The Lost Portraits Of Jimi Hendrix And Frank Zappa


Written by Oscar Henson
13 Thursday 13th July 2017

This weekend, Whitebank Fine Art is hosting a photography exhibition in London’s Mayfair, featuring previously unseen portraits of two giants of 1960’s music: Frank Zappa and Jimi Hendrix.

Photographers Robert Davidson and Mike Berkofsky have spent the better part of half a century searching for the lost negatives. Now, exactly fifty years on from when they were first captured, the photographs are being officially exhibited in public for the first time.


In the summer of 1967, nineteen year old photographer Robert Davidson was commissioned to shoot Frank Zappa in his London hotel room to promote an upcoming concert at the Royal Albert Hall. Upon arrival, Zappa met him at the door – wild-haired and scantily clad – and almost instantly retreated to the toilet. Robert seized the opportunity and asked through the ajar door if he could take his picture on the throne, there and then, at his most intimate. 

Zappa obliged – and the images that resulted, informally dubbed the ‘Zappa Krappa’ pictures, quickly became some of the most iconic images of the 1960s. The snaps were pirated prolifically, with unofficial poster reproductions reaching into the millions, ultimately engraining the intimate portrait of Zappa into the fabric of pop culture. Speaking in 1983, Zappa echoed this sentiment, stating, “I’m probably more famous for sitting on the toilet than for anything else.”



Three months after the shoot, Zappa’s management, incorrectly assuming that Davidson had been benefiting exclusively from the reproductions, sent representatives to his studio, who forced him to part with the original negatives.

However, their efforts proved futile due to the vast amount of pirate reproductions that had already taken place, and ultimately neither Davidson nor Zappa received any royalties from the image.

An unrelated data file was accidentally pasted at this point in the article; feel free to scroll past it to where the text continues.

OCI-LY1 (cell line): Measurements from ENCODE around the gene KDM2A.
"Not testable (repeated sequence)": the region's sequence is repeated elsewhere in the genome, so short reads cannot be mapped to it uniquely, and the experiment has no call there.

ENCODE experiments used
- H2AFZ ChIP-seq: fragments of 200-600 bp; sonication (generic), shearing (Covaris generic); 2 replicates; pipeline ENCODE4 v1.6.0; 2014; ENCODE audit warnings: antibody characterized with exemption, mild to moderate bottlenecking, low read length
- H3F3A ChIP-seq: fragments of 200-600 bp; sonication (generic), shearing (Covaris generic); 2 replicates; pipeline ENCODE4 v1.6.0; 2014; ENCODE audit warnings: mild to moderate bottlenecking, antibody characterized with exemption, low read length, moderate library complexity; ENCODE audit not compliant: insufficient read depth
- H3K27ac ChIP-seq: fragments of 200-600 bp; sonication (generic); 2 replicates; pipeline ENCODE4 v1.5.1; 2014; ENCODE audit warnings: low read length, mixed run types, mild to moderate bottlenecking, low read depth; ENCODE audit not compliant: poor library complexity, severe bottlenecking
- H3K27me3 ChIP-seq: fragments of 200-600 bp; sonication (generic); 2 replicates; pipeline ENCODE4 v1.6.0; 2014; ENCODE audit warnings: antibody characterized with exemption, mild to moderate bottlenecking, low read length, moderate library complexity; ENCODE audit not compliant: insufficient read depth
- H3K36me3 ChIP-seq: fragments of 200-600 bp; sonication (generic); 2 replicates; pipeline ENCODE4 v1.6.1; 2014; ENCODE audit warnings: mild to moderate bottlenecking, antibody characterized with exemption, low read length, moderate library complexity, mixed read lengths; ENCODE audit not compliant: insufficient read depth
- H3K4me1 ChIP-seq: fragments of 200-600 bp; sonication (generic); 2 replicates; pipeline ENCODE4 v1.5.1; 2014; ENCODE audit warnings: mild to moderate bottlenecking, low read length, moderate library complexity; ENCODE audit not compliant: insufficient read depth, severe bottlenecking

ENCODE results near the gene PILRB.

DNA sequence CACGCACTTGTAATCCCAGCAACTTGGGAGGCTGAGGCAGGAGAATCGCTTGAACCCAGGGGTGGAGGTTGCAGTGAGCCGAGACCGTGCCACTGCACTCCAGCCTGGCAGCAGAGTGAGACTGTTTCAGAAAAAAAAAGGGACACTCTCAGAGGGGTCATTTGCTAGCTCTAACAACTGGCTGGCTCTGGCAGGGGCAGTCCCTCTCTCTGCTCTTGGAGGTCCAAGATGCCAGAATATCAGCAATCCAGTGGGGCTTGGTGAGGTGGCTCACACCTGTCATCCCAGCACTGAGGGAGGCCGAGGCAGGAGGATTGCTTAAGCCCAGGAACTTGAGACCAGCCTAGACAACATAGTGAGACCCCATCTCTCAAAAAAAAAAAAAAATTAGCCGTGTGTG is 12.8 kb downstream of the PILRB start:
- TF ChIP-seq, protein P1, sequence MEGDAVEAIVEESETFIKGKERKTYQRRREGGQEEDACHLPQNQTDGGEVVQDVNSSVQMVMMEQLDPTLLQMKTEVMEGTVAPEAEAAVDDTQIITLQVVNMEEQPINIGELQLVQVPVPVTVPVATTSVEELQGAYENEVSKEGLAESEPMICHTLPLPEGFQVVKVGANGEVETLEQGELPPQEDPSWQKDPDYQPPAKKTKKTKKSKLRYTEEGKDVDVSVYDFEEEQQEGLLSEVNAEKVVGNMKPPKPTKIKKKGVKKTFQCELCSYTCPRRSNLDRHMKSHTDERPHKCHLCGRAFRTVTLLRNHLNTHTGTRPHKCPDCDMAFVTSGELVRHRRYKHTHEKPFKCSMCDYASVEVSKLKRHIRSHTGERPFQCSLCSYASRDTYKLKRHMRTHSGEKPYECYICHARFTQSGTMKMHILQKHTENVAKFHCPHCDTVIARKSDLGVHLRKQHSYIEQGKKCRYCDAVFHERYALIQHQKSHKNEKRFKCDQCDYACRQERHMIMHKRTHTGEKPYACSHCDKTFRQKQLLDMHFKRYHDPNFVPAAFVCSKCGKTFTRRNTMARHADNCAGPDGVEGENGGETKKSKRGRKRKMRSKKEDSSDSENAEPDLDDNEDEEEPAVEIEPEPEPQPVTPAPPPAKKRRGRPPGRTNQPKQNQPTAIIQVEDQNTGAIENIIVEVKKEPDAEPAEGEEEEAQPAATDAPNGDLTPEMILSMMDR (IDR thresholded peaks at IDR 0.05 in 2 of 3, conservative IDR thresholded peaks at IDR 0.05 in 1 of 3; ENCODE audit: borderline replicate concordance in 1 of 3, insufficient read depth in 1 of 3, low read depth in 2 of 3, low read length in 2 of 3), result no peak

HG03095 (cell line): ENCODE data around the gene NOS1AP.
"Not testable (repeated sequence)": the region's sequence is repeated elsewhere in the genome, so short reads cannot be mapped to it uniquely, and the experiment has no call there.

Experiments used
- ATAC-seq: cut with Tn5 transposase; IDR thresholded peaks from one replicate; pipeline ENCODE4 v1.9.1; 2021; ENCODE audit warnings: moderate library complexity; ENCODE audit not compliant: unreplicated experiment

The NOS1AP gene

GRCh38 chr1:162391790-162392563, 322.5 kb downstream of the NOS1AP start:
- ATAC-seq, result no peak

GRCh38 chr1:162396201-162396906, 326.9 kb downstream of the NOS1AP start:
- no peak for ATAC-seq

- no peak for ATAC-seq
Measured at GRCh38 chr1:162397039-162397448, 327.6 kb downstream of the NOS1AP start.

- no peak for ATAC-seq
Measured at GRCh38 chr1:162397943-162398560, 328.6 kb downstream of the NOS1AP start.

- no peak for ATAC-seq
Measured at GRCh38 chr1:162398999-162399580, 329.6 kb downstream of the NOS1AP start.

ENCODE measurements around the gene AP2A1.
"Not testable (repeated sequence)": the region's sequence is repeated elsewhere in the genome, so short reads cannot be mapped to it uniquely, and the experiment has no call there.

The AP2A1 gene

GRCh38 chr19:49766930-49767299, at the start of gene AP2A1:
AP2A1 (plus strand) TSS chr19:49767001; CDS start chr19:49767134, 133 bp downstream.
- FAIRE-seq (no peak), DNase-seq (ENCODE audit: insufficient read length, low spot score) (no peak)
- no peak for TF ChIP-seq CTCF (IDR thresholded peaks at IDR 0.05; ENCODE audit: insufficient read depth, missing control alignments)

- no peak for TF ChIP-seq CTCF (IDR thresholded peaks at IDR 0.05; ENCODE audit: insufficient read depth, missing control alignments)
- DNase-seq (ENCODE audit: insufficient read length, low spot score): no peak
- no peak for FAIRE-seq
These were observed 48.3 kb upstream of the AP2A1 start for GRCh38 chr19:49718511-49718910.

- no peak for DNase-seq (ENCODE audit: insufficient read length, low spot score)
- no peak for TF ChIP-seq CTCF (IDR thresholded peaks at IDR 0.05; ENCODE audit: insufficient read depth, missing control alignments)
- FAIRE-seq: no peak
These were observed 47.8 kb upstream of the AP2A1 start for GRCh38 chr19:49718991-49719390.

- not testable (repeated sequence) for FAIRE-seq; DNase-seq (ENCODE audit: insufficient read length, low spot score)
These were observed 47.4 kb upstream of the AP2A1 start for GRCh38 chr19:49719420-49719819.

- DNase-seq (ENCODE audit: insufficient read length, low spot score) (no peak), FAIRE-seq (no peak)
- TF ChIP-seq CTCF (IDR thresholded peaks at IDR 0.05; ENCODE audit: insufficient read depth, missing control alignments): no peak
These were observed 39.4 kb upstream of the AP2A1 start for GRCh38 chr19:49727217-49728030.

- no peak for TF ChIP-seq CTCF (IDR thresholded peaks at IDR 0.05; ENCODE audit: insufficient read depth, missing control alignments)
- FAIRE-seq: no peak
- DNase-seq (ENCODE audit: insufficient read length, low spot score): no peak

Moving forward to 2010, Davidson learnt that the original negatives had been found, and were to be sold online by a Los Angeles memorabilia company, Rockaway Records, who had purchased them from the estate of Herb Cohen, Zappa’s manager. Davidson contacted Rockaway Records to relate his story, and in turn they kindly agreed to repatriate the 10 surviving negatives for a token sum. Rockaway’s Mark Steckler stated, “We are just glad that Robert Davidson could get them back.”

Around the time of the Zappa shoot, Davidson’s friend – twenty two year old Mike Berkofsky – had been commissioned by the influential 60’s magazine ‘Rave’ to shoot a second giant of 1960’s pop music: Jimi Hendrix. He couldn’t have known at the time that this would be one the only sitting portraits of Hendrix taken before his untimely death in 1970.

The shoot was taken on a high quality medium format Hasselblad camera. Once completed, the processed rolls of film were handed over to the magazine and never returned.



Fortunately, before processing, Berkofsky visited the laboratory and requested a clip test to check the film exposures. This clipping turned out to be the only surviving record from the shoot - and it too was misplaced and assumed lost until recovered by Berkofsky in 2014 from a Los Angeles storage facility. Unfortunately the storage had been severely affected by the disastrous 1994 Northridge earthquake, causing severe moisture damage, which in turn led to fungal infestation.

Determined to restore the negative, it was washed carefully over a period of time – and with each wash new layers of bright colour were revealed, imbuing the image with a new psychedelic vibrancy.

The images have gone down as some of Davidson and Berkofsky’s most important works from the 1960’s, at a time when they were working in the same studio. This new exhibition marks something of a reunion following decades of separation from their lost works, and a final chapter in their bizarre narratives


50th Anniversary: 1967-2017. Previously unreleased Frank Zappa & Jimi Hendrix images shot by Robert Davidson and Mike Berkofsky will be shown at 32 St. George Street, Mayfair, W1S 2EA on Friday 14 July - Saturday 15 July 2017.


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